__That's the data logger circuit I came up with.__ Reading six channels ten times a second, it's more than sufficient for voltage measurement. I went ahead and added an op-amp to the board too, since I knew I'd be using one. I dedicated one of the channels to serve as ambient temperature measurement. See the little red thermistor by the blue resistor? I also dedicated another channel to the output of the op-amp. This way I can measure drive to whatever temperature controller circuity I choose to use down the road. For my first test, I'm using a small thermal mass like one would in a crystal oven. Here's how I made that:

<div class="text-center img-border img-micro">

[![](IMG_0265_thumb.jpg)](IMG_0265.jpg)
[![](IMG_0264_thumb.jpg)](IMG_0264.jpg)
[![](IMG_0263_thumb.jpg)](IMG_0263.jpg)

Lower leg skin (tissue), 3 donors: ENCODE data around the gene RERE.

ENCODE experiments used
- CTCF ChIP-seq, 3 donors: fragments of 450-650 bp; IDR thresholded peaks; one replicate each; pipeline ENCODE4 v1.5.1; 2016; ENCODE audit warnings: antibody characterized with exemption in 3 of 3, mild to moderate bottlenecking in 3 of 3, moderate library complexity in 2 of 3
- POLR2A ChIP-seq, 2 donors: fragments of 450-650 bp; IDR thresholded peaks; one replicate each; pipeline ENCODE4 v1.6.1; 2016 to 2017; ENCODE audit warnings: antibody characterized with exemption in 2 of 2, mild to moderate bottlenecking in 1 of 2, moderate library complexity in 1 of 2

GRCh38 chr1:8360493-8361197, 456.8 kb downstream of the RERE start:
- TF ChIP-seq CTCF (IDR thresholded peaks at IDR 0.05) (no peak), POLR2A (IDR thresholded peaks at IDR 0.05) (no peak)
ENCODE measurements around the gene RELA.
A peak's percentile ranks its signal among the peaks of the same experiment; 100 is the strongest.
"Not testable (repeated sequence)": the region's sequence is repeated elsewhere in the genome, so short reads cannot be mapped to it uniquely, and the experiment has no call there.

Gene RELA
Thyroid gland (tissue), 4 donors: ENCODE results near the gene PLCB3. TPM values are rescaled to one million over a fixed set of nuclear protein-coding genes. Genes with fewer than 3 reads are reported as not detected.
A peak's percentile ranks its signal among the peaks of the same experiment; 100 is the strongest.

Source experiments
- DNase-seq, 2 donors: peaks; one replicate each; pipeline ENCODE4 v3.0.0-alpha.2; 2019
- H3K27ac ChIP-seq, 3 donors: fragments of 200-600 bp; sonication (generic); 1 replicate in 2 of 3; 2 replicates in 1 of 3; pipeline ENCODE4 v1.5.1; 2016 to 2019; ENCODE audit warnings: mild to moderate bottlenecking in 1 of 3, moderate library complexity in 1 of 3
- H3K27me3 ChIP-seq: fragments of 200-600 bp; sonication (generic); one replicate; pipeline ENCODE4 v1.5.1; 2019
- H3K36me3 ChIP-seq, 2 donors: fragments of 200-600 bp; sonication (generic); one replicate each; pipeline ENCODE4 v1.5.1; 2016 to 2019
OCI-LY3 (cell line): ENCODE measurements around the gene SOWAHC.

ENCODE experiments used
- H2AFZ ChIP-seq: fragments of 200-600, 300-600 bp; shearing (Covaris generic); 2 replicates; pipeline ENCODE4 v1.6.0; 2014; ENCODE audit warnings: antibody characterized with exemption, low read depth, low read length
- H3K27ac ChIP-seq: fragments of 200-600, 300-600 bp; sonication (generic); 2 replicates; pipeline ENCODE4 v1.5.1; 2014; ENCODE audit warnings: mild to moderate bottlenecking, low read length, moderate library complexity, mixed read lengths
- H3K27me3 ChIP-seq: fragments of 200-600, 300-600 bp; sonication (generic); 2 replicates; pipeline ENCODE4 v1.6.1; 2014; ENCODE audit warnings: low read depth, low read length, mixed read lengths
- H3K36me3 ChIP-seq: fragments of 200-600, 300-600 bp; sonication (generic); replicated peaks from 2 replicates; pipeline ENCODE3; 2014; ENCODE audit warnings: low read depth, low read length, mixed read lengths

[![](IMG_0262_thumb.jpg)](IMG_0262.jpg)

</div>

__I then build the temperature controller part of the circuit.__ It's pretty similar to that previously published. it uses a thermistor in a voltage divider configuration to sense temperature. It uses a trimmer potentiometer to set temperature. An LED indicator light gives some indication of on/off, but keep in mind that a fraction of a volt will turn the Darlington transistor (TIP122) on slightly although it doesn't reach a level high enough to drive the LED. The amplifier by default is set to high gain (55x), but can be greatly lowered (negative gain actually) with a jumper. This lets me test how important gain is for the circuitry.

<div class="text-center img-medium">

[![](controller_thumb.jpg)](controller.png)

</div>

<div class="text-center img-border">

[![](IMG_0261_thumb.jpg)](IMG_0261.jpg)

</div>